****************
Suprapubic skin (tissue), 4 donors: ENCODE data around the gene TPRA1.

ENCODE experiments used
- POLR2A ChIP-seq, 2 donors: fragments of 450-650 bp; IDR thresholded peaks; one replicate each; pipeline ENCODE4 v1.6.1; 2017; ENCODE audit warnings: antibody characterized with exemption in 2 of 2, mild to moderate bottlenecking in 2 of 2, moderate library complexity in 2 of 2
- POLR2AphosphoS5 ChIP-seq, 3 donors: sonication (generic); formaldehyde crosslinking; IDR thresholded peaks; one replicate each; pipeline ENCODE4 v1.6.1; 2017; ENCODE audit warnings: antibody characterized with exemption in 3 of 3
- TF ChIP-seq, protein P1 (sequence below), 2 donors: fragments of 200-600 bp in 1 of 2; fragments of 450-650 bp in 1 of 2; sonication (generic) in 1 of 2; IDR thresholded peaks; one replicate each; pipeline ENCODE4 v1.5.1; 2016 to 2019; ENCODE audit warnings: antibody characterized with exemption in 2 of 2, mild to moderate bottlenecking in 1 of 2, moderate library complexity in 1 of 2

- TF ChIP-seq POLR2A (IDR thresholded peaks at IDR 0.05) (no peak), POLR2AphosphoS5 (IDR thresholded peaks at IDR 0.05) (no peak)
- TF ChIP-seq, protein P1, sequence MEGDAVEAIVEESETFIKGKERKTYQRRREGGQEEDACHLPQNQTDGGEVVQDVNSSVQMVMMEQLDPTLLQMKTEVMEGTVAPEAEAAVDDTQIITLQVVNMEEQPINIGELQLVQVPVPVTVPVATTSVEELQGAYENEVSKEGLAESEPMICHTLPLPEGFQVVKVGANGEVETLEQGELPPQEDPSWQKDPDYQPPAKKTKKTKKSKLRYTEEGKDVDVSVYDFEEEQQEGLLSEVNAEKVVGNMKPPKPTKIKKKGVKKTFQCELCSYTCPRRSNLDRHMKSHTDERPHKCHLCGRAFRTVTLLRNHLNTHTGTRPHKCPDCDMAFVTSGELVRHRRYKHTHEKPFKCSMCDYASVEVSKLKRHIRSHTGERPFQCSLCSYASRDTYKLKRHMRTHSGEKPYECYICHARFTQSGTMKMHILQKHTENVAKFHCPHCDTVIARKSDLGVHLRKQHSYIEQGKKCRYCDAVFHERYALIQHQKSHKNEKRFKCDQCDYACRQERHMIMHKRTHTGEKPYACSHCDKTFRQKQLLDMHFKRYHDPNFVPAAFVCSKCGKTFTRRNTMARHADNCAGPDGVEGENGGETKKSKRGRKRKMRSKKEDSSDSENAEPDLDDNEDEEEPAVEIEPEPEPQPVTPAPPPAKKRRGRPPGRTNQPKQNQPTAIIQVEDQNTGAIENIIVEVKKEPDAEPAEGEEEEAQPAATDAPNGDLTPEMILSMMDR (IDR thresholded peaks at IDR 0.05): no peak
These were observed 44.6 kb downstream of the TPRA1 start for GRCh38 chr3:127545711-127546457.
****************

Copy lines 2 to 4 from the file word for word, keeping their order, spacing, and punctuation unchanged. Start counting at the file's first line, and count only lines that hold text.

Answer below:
ENCODE experiments used
- POLR2A ChIP-seq, 2 donors: fragments of 450-650 bp; IDR thresholded peaks; one replicate each; pipeline ENCODE4 v1.6.1; 2017; ENCODE audit warnings: antibody characterized with exemption in 2 of 2, mild to moderate bottlenecking in 2 of 2, moderate library complexity in 2 of 2
- POLR2AphosphoS5 ChIP-seq, 3 donors: sonication (generic); formaldehyde crosslinking; IDR thresholded peaks; one replicate each; pipeline ENCODE4 v1.6.1; 2017; ENCODE audit warnings: antibody characterized with exemption in 3 of 3